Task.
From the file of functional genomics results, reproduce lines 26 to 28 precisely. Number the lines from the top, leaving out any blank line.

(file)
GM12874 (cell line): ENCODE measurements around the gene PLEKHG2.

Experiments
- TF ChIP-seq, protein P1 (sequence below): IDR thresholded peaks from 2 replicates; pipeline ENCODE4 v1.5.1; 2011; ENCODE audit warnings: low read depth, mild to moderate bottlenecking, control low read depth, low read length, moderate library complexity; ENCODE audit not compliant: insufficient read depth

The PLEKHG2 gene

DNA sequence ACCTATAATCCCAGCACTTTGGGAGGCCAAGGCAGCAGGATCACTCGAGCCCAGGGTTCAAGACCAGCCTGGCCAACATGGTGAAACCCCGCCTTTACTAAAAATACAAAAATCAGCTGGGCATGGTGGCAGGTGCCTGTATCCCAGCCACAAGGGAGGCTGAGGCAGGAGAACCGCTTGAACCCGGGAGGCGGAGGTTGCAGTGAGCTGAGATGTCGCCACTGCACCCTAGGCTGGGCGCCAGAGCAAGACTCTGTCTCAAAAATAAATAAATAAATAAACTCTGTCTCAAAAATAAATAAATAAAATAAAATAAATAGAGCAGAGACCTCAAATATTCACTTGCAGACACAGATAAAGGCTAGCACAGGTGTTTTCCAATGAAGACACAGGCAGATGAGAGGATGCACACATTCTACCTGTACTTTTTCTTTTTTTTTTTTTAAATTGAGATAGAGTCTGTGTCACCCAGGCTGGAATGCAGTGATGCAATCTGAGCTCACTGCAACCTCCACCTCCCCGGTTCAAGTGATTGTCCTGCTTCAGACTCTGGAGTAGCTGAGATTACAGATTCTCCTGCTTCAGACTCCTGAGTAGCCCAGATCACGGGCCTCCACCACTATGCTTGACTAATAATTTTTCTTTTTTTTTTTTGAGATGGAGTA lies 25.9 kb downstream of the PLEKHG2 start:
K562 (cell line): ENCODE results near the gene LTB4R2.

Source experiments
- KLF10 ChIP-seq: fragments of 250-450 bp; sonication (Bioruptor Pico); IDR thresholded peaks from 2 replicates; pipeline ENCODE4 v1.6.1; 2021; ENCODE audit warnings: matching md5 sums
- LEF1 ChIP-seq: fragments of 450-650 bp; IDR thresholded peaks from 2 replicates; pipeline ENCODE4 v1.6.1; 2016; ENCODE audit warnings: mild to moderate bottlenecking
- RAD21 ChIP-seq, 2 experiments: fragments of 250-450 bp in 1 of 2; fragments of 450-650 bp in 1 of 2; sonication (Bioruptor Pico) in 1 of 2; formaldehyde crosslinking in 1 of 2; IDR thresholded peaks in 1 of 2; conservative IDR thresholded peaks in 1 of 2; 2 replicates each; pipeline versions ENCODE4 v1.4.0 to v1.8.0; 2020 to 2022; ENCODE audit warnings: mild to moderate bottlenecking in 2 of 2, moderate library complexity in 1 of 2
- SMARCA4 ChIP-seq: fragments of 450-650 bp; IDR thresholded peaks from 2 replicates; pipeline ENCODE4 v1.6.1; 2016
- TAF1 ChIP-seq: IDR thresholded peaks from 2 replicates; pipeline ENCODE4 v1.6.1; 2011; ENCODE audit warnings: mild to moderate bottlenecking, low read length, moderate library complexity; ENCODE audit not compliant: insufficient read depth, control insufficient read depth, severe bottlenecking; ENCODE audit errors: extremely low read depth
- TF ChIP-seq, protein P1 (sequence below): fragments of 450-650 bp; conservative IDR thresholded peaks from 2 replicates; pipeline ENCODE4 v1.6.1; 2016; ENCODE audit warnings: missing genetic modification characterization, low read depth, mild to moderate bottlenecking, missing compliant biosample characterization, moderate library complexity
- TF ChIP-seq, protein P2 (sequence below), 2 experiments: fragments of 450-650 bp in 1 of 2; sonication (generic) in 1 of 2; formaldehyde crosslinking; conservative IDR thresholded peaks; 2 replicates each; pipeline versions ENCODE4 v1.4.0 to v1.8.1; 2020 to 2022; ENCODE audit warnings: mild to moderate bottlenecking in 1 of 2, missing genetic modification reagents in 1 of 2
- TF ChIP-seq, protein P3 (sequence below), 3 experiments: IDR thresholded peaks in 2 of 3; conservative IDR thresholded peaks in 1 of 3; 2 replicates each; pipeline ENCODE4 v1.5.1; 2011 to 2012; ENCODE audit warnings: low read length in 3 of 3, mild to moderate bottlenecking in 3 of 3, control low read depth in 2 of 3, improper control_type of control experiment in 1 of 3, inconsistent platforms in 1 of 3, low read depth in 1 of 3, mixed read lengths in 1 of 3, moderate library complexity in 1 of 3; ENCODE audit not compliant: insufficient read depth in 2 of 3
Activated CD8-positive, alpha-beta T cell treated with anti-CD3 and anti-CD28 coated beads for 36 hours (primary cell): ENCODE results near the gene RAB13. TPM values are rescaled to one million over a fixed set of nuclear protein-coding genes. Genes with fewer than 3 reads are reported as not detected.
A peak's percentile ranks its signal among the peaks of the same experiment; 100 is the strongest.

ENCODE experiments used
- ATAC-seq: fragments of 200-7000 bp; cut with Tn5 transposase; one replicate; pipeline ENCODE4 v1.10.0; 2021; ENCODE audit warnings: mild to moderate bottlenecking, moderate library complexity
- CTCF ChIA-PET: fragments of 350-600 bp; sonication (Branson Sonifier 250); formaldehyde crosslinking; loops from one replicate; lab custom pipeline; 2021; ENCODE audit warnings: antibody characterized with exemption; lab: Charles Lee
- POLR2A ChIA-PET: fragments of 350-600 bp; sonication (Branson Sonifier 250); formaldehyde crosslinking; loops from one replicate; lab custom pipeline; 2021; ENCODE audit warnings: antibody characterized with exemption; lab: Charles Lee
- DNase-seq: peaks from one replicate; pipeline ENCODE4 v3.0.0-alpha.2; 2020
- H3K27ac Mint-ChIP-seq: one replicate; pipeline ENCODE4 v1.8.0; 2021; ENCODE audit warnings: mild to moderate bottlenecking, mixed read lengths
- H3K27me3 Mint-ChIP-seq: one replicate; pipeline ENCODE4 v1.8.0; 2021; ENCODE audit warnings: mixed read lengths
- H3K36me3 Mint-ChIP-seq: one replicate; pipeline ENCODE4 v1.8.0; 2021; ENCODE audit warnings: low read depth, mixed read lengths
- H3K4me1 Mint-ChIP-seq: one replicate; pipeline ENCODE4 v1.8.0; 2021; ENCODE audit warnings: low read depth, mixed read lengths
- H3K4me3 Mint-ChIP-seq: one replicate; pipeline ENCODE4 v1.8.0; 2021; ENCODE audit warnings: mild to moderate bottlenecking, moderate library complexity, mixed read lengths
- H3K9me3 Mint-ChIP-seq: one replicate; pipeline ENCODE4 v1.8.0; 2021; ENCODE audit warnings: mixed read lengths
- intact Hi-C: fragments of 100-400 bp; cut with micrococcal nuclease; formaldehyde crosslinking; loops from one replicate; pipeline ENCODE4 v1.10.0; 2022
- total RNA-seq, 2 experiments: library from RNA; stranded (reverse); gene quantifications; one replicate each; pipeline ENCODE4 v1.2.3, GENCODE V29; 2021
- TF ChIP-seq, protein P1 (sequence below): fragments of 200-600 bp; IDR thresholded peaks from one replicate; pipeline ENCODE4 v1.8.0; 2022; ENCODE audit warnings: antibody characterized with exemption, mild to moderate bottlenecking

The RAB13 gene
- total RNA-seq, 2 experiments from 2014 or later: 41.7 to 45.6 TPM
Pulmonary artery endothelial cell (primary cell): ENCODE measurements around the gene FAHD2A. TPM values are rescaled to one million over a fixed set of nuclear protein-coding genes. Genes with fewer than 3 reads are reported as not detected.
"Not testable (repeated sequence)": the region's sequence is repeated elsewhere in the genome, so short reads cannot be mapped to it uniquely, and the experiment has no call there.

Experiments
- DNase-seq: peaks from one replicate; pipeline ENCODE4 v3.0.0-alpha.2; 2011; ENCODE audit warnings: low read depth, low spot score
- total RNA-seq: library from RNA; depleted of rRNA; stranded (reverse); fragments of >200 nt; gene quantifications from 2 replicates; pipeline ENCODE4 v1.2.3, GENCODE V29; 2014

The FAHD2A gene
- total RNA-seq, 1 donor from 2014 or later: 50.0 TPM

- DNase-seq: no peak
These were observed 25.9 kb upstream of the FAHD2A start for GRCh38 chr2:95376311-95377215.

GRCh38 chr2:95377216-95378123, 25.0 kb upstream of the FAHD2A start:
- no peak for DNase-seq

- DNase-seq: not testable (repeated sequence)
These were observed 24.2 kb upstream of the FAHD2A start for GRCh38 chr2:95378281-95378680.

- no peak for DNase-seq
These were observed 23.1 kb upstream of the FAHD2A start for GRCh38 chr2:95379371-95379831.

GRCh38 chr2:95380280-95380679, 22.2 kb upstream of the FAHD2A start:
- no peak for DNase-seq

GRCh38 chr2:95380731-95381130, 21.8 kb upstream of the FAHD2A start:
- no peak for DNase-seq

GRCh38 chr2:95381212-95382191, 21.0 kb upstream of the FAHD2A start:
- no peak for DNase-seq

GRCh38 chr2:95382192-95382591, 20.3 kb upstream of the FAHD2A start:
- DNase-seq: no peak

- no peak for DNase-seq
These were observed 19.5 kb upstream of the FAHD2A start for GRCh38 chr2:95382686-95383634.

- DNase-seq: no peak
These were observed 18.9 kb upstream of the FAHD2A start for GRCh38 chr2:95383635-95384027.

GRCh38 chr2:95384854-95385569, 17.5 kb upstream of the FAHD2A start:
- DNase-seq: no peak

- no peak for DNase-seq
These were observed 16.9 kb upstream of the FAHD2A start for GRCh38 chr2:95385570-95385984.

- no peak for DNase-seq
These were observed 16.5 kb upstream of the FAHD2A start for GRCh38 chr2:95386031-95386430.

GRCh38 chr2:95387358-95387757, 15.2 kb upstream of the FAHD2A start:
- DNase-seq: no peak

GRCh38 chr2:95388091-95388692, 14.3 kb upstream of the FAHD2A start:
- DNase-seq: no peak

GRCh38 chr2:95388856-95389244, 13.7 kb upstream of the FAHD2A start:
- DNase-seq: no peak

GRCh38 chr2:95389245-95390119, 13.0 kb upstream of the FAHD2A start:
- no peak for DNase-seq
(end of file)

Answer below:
- H3K4me1 Mint-ChIP-seq: one replicate; pipeline ENCODE4 v1.8.0; 2021; ENCODE audit warnings: low read depth, mixed read lengths
- H3K4me3 Mint-ChIP-seq: one replicate; pipeline ENCODE4 v1.8.0; 2021; ENCODE audit warnings: mild to moderate bottlenecking, moderate library complexity, mixed read lengths
- H3K9me3 Mint-ChIP-seq: one replicate; pipeline ENCODE4 v1.8.0; 2021; ENCODE audit warnings: mixed read lengths